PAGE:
Two very charming sisters from the Potawatomi Tribe whisked away the four eagles yesterday, bound for Oklahoma in an air-conditioned van. As a parting gift, one of the Bald Eagles nailed my hand through a gap in the glove. Jennifer Randell and Bree Dunham run the Citizen Potawatami Nation Eagle Aviary in Shawnee, OK and will keep the three Bald's, Bill Voelker at Sia, the Comanche Nation center in Cyril will care for the Golden Eagle. These birds spent 12 memorable days here, drawing in wild Bald Eagles from the nest across the river, begging and screaming all day (top photo.) These birds arrived from a center that closed will be placed on federal Native Use Permits,  their molted feathers collected for cultural purposes. The Potawatami Tribe is originally from the Great Lakes region, and they revere Bald Eagles. Young birds called "Spotted Eagles" were kept for two years then released, feathers given at important events in tribe member's life. Since they were re-located by the government (about eleven times!) they have found it difficult to acquire the feathers. A brand new aviary has been constructed, 150 feet in length with trees and plants and even a creek running through, so comfort for the birds. 
It sure is quiet around here all of the sudden.

Saturday, August 11, 2012

Raptor Round-Up 41

See it here in living color! Raptor Round-Up number 41 with  Peregrine Milestone, meet Owen the Northern Saw-Whet Owl, Golden Eagle release, Bald Eagle & Osprey battle, The Coyote Choir and more! Being very 20th century, I still send out over 200 of these in the mail three times a year, and remember the first one in September 1998, cut and paste with scissors and tape. It sure looks nice in color, so check it PLUS our new YouTube of Amy Martin and the Coyote Choir performing "I Dig My Feathers" here at the Raptor Ranch! And then go outside, okay?

Friday, August 10, 2012


Just got these shots about a half hour ago while taking the dogs for a swim at the river behind the house, and one of the newly fledged Bald Eagles plucked a sucker from the river. I'll bet the fish was already dead, but perhaps a first "prey" item for this bird, still begging from parents and our eagles in the building. He grabbed the fish, then dropped it (butterfingers) then looked down below but never retrieved it. Probably not overly-hungry so I waded out in the river to get this last photo. Right then three folks floated by in tire inner tubes (a favorite watercraft nowadays) and one floater kept saying, "Look at the big hawk!" only to have her companions miss it. Right there, with me up to my waist in water, cell phone from my pocket in my teeth, dogs swimming around me and what a scene!

Monday, August 6, 2012

"Feed Me!"

With our three resident eagles, the four from the center that closed, and the three that fledged in the back yard, we have TEN eagles in the yard on and off. The fledglings are brazen, perching on the roof of the building by the river, on the fence and even Chesty's phone pole in the driveway. I thought someone was here with the dogs barking, but just a giant female eagle in the yard. These four birds are temporary and are on their way to a Native American Aviary in Oklahoma, where the molted feathers will be collected for cultural purposes. My next door neighbors don't know it, but they should be doubly glad to be away on vacation this week. The three Bald Eagles start screaming at sun-up. Or before...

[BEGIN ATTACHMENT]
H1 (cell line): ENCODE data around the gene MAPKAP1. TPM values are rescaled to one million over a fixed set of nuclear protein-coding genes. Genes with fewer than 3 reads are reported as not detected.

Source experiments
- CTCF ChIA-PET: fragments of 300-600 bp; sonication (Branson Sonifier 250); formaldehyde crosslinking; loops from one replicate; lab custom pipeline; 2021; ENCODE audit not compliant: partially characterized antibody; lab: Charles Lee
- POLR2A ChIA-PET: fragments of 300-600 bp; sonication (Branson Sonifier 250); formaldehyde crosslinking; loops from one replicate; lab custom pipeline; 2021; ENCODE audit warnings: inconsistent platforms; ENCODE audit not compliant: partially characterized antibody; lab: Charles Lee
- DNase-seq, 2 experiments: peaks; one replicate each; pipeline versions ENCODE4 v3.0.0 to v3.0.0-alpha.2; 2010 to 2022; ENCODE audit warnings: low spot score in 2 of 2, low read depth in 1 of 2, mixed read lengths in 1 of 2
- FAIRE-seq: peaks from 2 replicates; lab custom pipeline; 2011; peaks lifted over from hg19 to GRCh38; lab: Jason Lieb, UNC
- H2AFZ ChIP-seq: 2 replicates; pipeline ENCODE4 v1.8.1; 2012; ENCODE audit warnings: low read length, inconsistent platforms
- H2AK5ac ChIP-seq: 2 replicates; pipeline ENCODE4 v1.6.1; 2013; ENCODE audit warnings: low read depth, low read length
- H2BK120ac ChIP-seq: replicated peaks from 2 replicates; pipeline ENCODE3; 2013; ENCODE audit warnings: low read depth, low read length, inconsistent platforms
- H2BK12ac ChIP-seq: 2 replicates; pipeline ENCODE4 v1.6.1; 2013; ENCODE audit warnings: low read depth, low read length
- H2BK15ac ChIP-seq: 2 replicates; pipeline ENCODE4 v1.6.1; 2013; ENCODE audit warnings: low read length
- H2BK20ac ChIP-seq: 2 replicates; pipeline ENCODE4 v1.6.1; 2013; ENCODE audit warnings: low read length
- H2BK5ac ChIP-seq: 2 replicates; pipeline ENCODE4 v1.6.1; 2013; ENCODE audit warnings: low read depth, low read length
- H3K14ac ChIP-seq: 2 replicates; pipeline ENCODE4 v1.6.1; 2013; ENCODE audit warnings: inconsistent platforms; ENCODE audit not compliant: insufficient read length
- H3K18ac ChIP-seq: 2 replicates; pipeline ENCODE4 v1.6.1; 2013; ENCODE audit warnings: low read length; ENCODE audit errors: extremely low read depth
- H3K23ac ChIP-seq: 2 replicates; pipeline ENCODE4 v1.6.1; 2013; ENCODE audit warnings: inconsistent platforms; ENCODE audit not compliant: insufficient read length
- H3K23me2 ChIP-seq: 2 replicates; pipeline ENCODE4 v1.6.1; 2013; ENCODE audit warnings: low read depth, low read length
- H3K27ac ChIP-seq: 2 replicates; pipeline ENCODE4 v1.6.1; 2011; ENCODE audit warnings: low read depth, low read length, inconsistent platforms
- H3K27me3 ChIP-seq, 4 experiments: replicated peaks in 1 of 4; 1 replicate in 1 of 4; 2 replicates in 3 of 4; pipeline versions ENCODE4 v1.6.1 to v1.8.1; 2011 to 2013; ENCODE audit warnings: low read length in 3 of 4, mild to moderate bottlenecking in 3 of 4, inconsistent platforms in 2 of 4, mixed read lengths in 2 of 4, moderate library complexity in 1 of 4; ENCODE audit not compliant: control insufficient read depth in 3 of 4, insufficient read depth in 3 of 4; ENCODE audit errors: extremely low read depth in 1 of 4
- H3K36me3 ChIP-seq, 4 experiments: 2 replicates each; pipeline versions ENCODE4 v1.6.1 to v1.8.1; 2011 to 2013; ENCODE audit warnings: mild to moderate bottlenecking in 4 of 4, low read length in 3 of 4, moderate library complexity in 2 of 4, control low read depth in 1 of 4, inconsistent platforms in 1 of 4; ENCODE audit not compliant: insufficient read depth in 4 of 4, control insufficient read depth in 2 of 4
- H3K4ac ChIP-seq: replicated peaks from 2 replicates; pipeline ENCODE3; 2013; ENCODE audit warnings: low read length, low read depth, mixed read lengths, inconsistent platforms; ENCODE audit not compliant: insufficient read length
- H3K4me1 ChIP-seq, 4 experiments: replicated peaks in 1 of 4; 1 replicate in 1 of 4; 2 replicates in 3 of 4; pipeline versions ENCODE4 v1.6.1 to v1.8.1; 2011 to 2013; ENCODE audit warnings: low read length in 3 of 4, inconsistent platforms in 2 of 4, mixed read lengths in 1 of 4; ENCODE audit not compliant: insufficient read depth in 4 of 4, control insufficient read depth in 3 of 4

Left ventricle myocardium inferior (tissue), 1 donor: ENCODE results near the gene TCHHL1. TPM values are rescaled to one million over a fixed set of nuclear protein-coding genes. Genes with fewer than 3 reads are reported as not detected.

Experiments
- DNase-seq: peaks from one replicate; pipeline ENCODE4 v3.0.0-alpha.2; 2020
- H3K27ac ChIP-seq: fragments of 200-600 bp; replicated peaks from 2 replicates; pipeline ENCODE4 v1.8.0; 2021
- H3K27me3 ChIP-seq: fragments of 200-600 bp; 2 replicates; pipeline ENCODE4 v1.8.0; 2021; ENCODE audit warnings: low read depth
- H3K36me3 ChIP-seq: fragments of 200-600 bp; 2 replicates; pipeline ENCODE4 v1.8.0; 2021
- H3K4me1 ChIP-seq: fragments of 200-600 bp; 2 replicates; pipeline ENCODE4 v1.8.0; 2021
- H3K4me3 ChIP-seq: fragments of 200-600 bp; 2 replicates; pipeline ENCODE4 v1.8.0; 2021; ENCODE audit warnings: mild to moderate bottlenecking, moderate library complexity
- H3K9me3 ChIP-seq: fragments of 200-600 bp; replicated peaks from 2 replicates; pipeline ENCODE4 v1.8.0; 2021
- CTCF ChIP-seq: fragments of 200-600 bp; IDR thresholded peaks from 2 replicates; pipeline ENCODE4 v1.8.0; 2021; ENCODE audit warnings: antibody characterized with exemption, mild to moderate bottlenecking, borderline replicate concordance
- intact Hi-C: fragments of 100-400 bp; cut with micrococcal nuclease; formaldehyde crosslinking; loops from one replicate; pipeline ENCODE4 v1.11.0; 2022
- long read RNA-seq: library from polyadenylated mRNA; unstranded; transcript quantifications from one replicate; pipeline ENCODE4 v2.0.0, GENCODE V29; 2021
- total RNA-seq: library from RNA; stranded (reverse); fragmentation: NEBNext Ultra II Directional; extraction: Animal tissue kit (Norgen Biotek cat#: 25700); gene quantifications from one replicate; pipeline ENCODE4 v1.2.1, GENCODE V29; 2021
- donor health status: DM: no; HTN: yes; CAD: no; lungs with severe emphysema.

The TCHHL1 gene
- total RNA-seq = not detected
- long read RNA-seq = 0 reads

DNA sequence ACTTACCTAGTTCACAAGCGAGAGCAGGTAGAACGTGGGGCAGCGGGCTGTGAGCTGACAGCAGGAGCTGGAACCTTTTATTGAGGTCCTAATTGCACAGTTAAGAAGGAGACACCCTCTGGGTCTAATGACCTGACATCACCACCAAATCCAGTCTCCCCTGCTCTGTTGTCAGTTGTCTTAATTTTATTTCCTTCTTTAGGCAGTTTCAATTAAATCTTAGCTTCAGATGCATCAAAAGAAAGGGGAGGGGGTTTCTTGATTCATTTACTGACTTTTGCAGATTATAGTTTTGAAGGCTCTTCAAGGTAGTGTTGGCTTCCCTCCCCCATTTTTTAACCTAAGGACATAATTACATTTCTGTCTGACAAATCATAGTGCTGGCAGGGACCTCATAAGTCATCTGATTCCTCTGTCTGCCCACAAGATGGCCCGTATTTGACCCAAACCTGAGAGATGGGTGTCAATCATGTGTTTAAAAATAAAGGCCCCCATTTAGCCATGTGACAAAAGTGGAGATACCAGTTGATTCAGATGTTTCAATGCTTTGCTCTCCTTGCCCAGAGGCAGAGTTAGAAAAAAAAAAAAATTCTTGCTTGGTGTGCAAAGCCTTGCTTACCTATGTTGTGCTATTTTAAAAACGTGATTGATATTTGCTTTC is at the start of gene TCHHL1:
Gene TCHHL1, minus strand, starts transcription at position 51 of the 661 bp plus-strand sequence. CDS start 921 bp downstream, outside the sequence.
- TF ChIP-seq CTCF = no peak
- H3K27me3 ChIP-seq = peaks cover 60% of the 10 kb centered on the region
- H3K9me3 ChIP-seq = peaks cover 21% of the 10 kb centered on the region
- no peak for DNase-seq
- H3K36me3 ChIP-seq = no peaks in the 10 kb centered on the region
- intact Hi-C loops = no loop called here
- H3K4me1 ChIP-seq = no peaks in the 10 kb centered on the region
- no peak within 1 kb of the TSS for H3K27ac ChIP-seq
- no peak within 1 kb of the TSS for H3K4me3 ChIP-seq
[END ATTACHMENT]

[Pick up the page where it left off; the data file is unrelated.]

Saturday, August 4, 2012

Bitterroot Release

Back in April I was out feeding the birds when a pick-up truck pulled up that was how I met Scott Leibenguth and a three year old Golden Eagle he found on a remote dirt road. The giant female was totally paralyzed, a mystery injury with no traffic and the closest power line over 20 miles away. Much later we figured she must have gotten in an aerial battle with another eagle and crashed to the ground. So little hope at first but miracles do happen, and three weeks she was later standing and chowing down on squirrels. In that time her flight muscles had atrophied, and she developed an infected toe. That was when our friends at the Montana Raptor Conservation Center in Bozeman took over (heroes!), treatment for that foot and exercise in a huge flight building. So yesterday Scott opened the kennel door, over three months since he handed her over, and about the best release I have ever seen. I don't know who was happier, Scott or the eagle, and she got up, headed south and didn't look back.

Wednesday, August 1, 2012

Book Milestone, Too!

I just sold my 400th copy of Raptors of the West, and must admit that every penny has gone back into camera gear. Bobbi and Steve Stoffel from sunny California were visiting their daughter Lauren and  her boyfriend Adam Shreading who works for the Peregrine Institute and Raptor View. A great tour and I just happened to have one last copy on hand. Mountain Press Publishing has gone to a second printing with a slightly different cover (insert)- by Kate Davis- for the prima donna author that wanted credit for making the thing. Stickers for winning the National Outdoor Book Award are installed at the printers.  Most of my sales have been right out of the back of the Subaru, and I think we need another one of those very soon, too...Anyone that wants to sell a 2010 or later (higher ground clearance), must be green. Or blue. Guess I had better sell some more books!